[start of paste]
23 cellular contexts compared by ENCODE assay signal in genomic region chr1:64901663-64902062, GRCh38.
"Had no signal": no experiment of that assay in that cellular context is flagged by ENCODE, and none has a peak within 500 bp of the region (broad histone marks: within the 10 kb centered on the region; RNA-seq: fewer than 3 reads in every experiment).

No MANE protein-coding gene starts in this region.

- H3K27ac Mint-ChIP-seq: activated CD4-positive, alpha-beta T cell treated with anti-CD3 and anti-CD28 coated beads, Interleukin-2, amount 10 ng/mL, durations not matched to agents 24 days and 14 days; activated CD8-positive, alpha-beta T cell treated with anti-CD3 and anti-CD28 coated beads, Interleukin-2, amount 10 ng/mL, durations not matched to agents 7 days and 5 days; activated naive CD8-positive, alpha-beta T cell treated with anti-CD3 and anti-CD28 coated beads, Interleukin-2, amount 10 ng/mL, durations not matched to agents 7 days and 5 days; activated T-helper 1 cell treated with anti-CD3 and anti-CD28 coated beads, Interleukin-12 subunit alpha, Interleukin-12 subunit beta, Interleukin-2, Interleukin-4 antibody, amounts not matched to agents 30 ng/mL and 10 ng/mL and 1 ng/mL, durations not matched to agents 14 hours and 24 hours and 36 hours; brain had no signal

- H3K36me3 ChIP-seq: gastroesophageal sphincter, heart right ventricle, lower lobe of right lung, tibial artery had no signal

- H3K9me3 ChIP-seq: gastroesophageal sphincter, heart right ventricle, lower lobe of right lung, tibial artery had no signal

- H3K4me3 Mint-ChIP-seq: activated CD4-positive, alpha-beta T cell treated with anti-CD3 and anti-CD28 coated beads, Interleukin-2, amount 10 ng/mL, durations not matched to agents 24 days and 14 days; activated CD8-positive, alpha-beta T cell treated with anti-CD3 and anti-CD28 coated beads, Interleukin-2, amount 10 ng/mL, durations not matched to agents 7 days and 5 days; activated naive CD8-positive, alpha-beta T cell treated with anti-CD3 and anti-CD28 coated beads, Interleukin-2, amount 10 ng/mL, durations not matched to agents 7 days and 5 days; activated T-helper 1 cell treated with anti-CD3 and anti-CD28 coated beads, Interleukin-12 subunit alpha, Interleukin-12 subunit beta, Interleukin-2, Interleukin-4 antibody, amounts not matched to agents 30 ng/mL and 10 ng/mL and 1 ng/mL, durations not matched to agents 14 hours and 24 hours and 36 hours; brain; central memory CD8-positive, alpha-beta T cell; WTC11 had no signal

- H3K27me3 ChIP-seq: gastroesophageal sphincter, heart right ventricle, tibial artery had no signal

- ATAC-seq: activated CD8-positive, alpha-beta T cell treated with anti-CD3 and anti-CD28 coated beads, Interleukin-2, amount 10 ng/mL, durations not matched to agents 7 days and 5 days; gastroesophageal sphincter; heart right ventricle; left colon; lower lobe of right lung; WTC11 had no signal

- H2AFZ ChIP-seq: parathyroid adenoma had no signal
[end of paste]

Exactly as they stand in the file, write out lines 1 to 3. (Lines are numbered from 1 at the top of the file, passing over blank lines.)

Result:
23 cellular contexts compared by ENCODE assay signal in genomic region chr1:64901663-64902062, GRCh38.
"Had no signal": no experiment of that assay in that cellular context is flagged by ENCODE, and none has a peak within 500 bp of the region (broad histone marks: within the 10 kb centered on the region; RNA-seq: fewer than 3 reads in every experiment).

No MANE protein-coding gene starts in this region.